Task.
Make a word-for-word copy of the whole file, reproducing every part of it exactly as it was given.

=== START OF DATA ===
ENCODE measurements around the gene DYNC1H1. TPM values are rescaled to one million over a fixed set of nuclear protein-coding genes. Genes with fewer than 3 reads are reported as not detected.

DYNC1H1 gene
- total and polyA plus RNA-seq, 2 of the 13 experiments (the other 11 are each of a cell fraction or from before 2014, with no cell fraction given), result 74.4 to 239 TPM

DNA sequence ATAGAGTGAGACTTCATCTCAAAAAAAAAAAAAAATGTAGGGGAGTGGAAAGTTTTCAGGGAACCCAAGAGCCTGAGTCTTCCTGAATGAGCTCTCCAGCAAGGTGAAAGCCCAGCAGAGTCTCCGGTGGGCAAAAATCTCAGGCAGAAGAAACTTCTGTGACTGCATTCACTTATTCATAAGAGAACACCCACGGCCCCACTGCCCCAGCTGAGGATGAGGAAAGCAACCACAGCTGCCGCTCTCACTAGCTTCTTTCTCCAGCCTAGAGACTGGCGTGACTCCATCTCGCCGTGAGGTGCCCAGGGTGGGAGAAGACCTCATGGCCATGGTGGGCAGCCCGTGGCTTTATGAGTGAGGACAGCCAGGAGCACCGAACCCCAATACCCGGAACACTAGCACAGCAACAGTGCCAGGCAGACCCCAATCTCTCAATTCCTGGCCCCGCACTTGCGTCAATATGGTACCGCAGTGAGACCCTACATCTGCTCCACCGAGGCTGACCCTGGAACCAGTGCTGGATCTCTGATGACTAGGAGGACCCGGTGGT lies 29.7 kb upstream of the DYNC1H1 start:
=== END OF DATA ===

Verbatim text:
ENCODE measurements around the gene DYNC1H1. TPM values are rescaled to one million over a fixed set of nuclear protein-coding genes. Genes with fewer than 3 reads are reported as not detected.

DYNC1H1 gene
- total and polyA plus RNA-seq, 2 of the 13 experiments (the other 11 are each of a cell fraction or from before 2014, with no cell fraction given), result 74.4 to 239 TPM

DNA sequence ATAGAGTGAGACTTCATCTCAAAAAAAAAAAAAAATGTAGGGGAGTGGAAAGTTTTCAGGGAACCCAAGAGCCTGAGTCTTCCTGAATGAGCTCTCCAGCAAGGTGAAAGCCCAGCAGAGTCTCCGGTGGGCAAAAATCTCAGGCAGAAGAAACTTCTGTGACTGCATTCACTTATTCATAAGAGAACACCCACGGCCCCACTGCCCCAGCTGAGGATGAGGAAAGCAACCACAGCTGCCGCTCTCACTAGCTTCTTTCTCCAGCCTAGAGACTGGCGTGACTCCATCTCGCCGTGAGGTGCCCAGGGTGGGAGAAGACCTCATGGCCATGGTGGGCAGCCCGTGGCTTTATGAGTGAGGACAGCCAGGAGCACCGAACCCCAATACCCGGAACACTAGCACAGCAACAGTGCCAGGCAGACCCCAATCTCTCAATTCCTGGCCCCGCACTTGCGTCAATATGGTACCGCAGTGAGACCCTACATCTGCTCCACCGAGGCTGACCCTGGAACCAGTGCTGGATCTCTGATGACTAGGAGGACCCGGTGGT lies 29.7 kb upstream of the DYNC1H1 start: